What's PR worth?

      12 Comments on What's PR worth?

Jeff Morosoff, Special Asst. Professor, Hofstra University

With the statehouse protest in Wisconsin in its third week and a national focus on union wages and benefits, I’ve been thinking about what public relations practitioners are paid.   We often see outrage over the salaries and pensions of government workers, from a handful of cops who retire with million-dollar payouts to public school superintendents making three hundred, four hundred, and sometimes close to $500,000 a year.

 There is anger because these salaries are paid for through our taxes.  But with the exception of bank executive bonuses, we rarely begrudge an entrepreneur or CEO of a major private corporation their lucrative pay and “golden parachutes.”  Whether or not it’s justified, the teachers, police, government workers, and other public service earners are the ones most often under the pay scale microscope.

Only a small percentage of PR people are public workers.  There is no labor union to speak of for PR professionals.  So what we’re paid is determined by our bosses, our clients and ourselves. 

Most of us are aware that starting salaries in PR are fairly low. A college grad with a PR or communications degree may see only $35-40,000 (sometimes more, but sometimes less) in an entry-level position.  After some years, the money can be good; I earned more than six figures for many years as a PR practitioner.  I have colleagues in both the private and public sector whose annual incomes are anywhere between $150,000 and $300,000.  Plus, many owners of big PR agencies are millionaires.

So at what point should our public relations skills be worth that kind of money?  And why are we usually paid such low starting salaries?  How do we determine what we and our services are worth?  Your thoughts?

12 thoughts on “What's PR worth?

  1. Heather Glazewski

    I have known for a long time that I would not be earning a lot as I started PR. However was not aware that it could grow so quickly. I feel as a new PR (soon-to-be) professional it is hard to determine or show my worth, since I don’t have half of the experiences a people who are going for the same jobs who have been in PR for a few years.
    I wish I knew why we are paid such low starting salaries. I wish I knew so I could avoid or change it haha.

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  2. Cait Scungio

    I believe that starting out in an entry level PR job a lower salary should be expected. In order to make the amount of money we seek we must in a sense prove ourselves and our work ethic throughout the years in the Public Relations profession. Once we prove ourselves and our skills we will in turn be about to receive what we give.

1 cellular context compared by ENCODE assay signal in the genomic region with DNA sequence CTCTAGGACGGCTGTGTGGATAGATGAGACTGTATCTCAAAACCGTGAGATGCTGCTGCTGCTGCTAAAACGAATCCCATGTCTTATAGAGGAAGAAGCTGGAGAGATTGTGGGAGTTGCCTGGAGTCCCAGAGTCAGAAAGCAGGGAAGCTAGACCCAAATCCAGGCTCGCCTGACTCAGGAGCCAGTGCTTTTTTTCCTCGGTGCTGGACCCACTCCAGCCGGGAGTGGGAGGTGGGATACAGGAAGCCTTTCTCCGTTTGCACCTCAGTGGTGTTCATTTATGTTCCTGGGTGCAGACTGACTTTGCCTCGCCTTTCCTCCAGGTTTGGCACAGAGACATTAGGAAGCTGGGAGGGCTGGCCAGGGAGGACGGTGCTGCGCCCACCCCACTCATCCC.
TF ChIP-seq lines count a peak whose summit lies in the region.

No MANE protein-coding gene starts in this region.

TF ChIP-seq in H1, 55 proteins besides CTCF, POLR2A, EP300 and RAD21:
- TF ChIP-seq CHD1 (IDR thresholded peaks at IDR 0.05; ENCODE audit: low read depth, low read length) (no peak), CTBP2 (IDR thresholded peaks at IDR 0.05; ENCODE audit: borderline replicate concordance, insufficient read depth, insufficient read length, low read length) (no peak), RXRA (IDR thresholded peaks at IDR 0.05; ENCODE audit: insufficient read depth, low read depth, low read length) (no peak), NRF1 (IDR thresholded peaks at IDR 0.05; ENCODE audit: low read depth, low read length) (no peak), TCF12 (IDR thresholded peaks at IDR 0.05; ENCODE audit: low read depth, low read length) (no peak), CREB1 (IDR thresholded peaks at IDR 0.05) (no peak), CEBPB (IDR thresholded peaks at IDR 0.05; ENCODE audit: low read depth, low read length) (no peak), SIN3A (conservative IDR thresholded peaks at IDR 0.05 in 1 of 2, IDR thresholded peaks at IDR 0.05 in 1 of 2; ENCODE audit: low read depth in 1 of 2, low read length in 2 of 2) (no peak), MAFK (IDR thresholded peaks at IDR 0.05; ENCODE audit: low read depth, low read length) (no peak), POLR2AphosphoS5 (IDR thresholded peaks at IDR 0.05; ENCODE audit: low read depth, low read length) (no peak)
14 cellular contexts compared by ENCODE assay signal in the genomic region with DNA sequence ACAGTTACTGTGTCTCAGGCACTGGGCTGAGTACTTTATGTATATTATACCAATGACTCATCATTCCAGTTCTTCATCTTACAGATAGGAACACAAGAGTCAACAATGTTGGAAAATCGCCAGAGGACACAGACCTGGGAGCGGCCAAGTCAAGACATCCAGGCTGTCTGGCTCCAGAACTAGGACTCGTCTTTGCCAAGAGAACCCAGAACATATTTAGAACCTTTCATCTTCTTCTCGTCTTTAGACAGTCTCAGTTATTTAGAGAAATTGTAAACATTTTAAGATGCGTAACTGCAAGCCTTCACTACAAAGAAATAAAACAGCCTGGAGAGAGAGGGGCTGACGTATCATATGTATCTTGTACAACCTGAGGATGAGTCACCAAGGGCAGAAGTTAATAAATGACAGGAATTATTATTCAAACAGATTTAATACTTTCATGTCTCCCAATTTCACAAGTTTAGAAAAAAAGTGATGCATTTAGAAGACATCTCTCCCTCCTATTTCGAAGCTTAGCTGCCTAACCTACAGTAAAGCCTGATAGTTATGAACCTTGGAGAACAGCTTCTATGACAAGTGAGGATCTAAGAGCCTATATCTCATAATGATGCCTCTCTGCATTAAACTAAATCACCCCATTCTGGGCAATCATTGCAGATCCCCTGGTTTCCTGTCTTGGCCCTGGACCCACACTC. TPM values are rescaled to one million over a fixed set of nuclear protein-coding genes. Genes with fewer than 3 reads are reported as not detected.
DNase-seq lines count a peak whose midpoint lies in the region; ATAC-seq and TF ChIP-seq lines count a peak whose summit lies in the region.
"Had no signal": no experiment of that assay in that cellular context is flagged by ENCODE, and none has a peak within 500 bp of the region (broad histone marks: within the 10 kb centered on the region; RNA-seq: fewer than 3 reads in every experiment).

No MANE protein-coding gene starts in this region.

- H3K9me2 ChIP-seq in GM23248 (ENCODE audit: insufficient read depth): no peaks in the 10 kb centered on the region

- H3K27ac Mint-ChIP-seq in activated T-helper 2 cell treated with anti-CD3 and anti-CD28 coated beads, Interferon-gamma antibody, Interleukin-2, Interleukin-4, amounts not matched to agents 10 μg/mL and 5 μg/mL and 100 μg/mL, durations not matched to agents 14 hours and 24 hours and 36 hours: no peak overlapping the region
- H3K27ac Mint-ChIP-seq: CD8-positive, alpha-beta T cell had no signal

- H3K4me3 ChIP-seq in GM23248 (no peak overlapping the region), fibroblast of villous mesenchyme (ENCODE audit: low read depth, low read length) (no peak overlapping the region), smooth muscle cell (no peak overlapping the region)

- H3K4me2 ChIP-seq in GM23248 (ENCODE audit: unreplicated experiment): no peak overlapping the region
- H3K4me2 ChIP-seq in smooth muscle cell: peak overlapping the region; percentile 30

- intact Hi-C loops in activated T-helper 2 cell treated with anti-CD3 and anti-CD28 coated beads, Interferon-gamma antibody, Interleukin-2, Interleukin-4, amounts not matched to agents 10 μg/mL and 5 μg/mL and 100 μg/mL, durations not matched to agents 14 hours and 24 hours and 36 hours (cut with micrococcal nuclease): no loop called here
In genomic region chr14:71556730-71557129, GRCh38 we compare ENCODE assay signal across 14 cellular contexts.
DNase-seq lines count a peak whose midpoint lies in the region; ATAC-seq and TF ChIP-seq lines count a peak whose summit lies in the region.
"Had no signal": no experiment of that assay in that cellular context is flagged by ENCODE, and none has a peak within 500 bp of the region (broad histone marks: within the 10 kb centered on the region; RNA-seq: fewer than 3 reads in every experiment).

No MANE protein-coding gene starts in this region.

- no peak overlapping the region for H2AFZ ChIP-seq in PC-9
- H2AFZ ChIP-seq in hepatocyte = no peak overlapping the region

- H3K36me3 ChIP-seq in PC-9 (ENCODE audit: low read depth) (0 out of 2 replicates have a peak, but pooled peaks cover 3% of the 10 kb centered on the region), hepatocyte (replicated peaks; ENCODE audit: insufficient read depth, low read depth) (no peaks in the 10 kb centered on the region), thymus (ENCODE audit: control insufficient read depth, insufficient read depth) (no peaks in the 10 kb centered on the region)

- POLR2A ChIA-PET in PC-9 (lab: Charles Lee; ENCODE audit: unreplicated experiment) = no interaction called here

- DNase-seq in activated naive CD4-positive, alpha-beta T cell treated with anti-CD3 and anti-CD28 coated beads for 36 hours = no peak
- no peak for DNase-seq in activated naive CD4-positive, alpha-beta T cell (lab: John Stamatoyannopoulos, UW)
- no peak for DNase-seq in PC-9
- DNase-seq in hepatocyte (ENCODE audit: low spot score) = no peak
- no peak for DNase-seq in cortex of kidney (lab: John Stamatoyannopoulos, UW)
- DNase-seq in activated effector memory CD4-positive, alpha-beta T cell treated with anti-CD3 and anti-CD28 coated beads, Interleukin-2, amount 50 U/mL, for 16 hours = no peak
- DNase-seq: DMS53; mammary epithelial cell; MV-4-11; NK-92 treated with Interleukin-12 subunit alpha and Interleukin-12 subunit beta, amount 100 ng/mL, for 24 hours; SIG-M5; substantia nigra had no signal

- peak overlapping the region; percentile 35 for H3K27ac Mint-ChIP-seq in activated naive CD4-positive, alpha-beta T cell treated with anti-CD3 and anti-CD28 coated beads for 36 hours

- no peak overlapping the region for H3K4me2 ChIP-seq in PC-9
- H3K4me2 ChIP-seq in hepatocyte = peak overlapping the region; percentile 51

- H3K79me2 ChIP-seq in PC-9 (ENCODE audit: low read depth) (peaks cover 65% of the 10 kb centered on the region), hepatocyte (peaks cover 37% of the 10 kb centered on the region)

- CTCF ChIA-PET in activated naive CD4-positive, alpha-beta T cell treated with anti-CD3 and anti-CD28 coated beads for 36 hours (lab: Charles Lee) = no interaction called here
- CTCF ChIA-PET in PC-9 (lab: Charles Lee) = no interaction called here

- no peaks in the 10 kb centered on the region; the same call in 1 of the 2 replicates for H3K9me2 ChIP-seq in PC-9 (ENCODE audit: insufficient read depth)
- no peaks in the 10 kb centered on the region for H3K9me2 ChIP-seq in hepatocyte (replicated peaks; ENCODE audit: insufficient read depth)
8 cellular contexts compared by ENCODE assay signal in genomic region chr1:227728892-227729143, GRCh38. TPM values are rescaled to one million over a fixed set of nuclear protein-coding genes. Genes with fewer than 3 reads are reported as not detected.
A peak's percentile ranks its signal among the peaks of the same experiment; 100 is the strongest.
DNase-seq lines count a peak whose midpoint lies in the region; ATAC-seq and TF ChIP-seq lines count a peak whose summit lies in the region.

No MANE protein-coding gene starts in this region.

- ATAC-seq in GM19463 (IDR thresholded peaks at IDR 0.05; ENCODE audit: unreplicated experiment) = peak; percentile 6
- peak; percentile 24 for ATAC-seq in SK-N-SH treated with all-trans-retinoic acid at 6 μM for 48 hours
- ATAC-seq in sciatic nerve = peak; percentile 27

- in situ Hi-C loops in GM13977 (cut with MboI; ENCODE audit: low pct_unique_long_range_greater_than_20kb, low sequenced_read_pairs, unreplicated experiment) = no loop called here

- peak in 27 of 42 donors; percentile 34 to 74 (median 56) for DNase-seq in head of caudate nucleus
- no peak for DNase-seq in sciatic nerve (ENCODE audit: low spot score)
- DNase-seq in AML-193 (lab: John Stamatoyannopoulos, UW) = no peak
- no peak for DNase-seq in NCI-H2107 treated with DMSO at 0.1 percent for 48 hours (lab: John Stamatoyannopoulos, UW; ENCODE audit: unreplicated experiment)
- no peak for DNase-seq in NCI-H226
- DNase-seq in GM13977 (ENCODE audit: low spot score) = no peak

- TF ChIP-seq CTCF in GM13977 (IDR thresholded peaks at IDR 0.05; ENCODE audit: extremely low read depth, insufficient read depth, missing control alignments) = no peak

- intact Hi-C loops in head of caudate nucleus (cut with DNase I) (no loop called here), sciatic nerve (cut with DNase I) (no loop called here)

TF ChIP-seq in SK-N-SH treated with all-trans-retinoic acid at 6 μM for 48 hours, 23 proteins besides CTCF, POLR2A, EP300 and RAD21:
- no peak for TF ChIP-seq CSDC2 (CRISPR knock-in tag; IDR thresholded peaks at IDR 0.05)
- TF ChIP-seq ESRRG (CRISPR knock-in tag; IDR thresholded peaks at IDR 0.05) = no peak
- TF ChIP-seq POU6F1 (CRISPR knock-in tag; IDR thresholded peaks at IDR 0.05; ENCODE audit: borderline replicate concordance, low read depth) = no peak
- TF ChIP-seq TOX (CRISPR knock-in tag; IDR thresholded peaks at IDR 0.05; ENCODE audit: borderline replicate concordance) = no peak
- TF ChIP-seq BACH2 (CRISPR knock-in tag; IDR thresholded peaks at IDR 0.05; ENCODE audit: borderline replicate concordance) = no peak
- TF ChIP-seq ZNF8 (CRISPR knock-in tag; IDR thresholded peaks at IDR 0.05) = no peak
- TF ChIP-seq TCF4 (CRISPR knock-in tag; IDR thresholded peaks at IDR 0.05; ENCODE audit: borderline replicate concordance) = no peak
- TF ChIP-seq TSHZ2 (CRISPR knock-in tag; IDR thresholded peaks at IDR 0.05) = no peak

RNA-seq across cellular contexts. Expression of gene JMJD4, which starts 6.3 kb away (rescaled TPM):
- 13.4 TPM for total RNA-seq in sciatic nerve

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  3. Laurel

    Oy, Jeff. I remember that in the early 1990s, starting salaries in NYC were only about $18K. I would have killed for $35,000!

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  4. Chelsea Rae Simmons

    I’ve simply come to accept that my brother, an engineering major at Hofstra, will be able to make at least twice as much as I make straight out of school. I think people are less likely to pay oodles of money for PR because not many people understand what we actually do, and if they don’t know exactly how having PR will be good for their company, they will be less willing to pay the same amount of money they would a lawyer or accountant, two professions that are easily defined.

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  5. Alex Petrucelli

    The worth as a PR professional is usually measurable (i.e got this amount of press hits, handled this media relations, came up with this campaign initiative, wrote this press release etc…) and can be attributed to the assistant to the account manager to the senior account manager. What does this mean…well, while some responsibilities differ, the task work is relevantly universal within the firm and the title is an indicate of a better salary and one who has weathered some years in the industry.

    In the communications industry, entry-level firm jobs are a dime a dozen and with such high crossover between advertising, marketing and PR, all three fields competing for the same jobs drive the starting salary down low.

    One thing I have observed is that entry level-positions could be extremely low (I would be happy with $32,000 a year, but some places pay as low as $28,000) the opportunity for mobility and promotion is pretty high. The earliest I have ever heard of someone getting a promotion is 2 months…like any other field, with time comes rewards and money.

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  6. artur finkel